From healthcare for the poor to transgender rights, Karunanidhi advocated social welfare

8th Aug 2018
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Over 80 years of his public life, Karunanidhi was regarded as ‘Kalaignar’, an artist, who was an ideologue, politician, writer, social reformer, scholar, orator, and an administrator.

M Karunanidhi at the Tamil Nadu state assembly.

Five-time Chief Minister of Tamil Nadu and leader of the Dravida Munnetra Kazhagam (DMK) political party, Muthuvel Karunanidhi breathed his last at 6.40 pm on August 7.

The 94-year-old leader was admitted to the Kauvery Hospital in Chennai 11 days ago as he faced severe health problems due to age-related complications.

DMK working president MK Stalin, in a moving handwritten tribute to his late father and party supremo said, “For one last time, can I call you as my Appa (father). I've spent an entire life calling you as a thalaivar (leader).”

Karunanidhi is survived by his wife Dayalu Ammal, his partner Rajathi Ammal, and children Stalin, Alagiri, Kanimozhi, Selvi, Muthu, Thamizharasu, and grandchildren.

Over 80 years of his public life, Karunanidhi was regarded as ‘Kalaignar’, an artist, who was an ideologue, politician, writer, social reformer, scholar, orator, and an administrator.

He was a long-standing leader of the Dravidian self-respect movement. Tributes started pouring in on news of the veteran politician's death broke. "Our country is poorer today," President Ram Nath Kovind said in a statement.

Staying true to the principles of Periyar’s Self-Respect and Dravidian movements, Karunanidhi worked to break the stranglehold of caste and class. Through schemes and policy interventions, he uplifted the most-vulnerable and marginalised sections of the Tamil society with a vision to create a more equal and just state.

From providing free electricity to farmers to increasing reservation between 1969 to 2011, the years he served as a Chief Minister and a leader of opposition in Tamil Nadu, Karunanidhi is credited with conceiving and launching several welfare schemes for the poor.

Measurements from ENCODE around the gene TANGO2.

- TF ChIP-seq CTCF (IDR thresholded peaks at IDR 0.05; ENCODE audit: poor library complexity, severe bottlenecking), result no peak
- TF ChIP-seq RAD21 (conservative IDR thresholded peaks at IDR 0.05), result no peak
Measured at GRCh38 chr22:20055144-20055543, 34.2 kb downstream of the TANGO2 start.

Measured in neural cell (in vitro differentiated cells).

Some of the welfare schemes launched by the DMK patriarch are:

1.Health insurance scheme

Kalaignar Kappeetu Thittam for life-saving treatments: Launched in 2009 by the then-ruling DMK government, the Chief Minister’s Comprehensive Health Insurance Scheme aims to provide quality healthcare to eligible persons through enrolled government and private hospitals. The scheme provides coverage to meet all expenses relating to hospitalisation of the beneficiary.

This insurance project was launched by Karunanidhi in 2009, for an annual premium of Rs 517 crore. It was aimed at families living below the poverty line (BPL) for life-saving treatment of up to Rs 1 lakh.

This scheme won the ‘e-India Jury Award, 2012’ for the best Practices in Health Insurance with IT-enabled solutions.

2. Self-respect marriages

With an aim to provide legal and political support to inter-caste marriages, Karunanidhi adopted and advocated Periyar’s idea of self-respect marriages.

DMK leaders, K. A. Mathialagan, V.P. Raman, C.N. Annadurai and M. Karunanidhi with Swatantara Party founder C. Rajagopalachari.

In 1967, when Annadurai was the Tamil Nadu Chief Minister, and Karunanidhi was his close associate, the DMK government brought an amendment in the Hindu Marriage Act to recognise ‘self-respect marriages’.

The reform helped make marriages valid even without rituals. In fact, the government not only encouraged inter-caste couples to marry, but also bore the expenses of the wedding. Till today, Tamil Nadu continues to be a state where one can get married without any rituals.

3. Farmers market

The ‘Uzhavar Sandhai’ (farmers’ markets), launched in 1999, was started to ensure farmers got fair prices for their produce, by removing middlemen.